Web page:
It’s been a while since I updated my Adventures in QA series. Like, a year or so. Well, luckily for me I now have plenty of time to do it!
One thing about QA work is that it’s not always constant. Even though technically it’s a full-time gig, it doesn’t mean that the work or hours are full time. There are peaks and troughs with the workflow depending on things like seasons (so it was busier toward the end of the year when the holiday period opened), or things like how many projects there are.
So, we’re in a trough at the moment. For our “full-time” schedule, I have three weeks off.
The uncertainty that comes with QA testing isn’t a new thing at all. Testing is relatively easy, so there’s usually a lot more supply for it than there is demand. (That said, it can be hard to find good testers with experience and knowledge of what to look for.) But it’s still shitty when there are people who are relying on the income of a full-time job and basically get less than half the hours they should have at full-time. You can’t pay rent or eat if you don’t have income. Wait, what?!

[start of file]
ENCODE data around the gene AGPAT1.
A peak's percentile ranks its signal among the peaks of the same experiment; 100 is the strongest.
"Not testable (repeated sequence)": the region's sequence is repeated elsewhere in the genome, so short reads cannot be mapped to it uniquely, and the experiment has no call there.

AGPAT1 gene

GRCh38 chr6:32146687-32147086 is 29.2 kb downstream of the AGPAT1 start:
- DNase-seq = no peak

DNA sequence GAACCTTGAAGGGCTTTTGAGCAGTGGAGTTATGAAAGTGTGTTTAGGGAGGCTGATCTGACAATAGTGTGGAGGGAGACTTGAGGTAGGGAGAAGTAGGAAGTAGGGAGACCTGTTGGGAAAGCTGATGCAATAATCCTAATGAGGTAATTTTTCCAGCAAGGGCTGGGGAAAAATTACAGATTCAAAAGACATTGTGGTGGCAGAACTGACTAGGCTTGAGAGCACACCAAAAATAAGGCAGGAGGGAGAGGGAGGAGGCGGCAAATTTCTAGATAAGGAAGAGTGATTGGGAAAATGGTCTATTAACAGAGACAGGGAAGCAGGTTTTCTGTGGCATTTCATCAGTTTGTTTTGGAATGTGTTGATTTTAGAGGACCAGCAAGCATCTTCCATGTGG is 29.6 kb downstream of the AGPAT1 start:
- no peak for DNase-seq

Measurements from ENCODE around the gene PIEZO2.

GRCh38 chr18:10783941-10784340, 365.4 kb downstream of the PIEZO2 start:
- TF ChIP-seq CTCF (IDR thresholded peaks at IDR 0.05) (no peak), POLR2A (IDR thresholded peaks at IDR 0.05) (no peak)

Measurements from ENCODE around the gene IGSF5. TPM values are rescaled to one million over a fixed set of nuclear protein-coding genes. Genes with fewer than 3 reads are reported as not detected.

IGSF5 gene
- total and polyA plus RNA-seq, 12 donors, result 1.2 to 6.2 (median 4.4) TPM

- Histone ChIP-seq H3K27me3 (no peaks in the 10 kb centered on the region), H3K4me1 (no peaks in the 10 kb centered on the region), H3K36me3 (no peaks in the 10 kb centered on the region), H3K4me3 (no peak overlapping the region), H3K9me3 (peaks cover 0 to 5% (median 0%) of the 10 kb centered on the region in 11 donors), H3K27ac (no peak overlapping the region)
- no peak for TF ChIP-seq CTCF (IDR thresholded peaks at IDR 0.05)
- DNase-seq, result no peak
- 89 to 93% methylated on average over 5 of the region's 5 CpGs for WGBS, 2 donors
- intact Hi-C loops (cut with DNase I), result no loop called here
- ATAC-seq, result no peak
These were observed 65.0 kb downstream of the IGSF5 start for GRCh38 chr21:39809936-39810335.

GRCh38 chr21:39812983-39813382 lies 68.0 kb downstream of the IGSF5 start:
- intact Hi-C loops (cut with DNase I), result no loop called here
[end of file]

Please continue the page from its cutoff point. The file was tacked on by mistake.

The logical thing to do is to find another job to fill in the time, but it’s hard to find a gig that will give you three weeks’ full time work right off the bat with no training. (Oh, that’s the other thing. Sometimes you get less than a week’s notice that this sort of break is coming up. Have fun sitting by the phone waiting to get called into work.)
The next logical thing to do is to quit completely and find a new gig with more job security and hopefully that doesn’t pay pittance so you can still cover your rent and food and whatnot. It sucks, but that does explain the high turnover in QA jobs.
Some people might be luckier and have a partner or family or someone who can support them even if they’ve got a few weeks off work. I guess for people who have kids, it means you can also spend more time with them, or you can use this time to pursue other things (like, I don’t know, stamp collecting or updating a year-old blog or whatever).
I’m calling this period Funderemployment. You technically have a job, so you’re not unemployed, but your job doesn’t pay enough to cover everything, and you don’t have enough work, so you’re underemployed. And then I threw the “f” in as a combination of “fuck” and “fun”, depending on what side of the “I need this job to live” line you fall on.
I’m four days into funderemployment and already I’ve had too much whiskey, caught up on three TV shows and made too much food. I’m also writing about this on Twitter (#Funderemployment) to chronicle my adventures, or what I can get up to in this time.
It’ll be interesting in 21 days’ time to see who shows up back at work. And to those of you in the same situation that I am in, courage!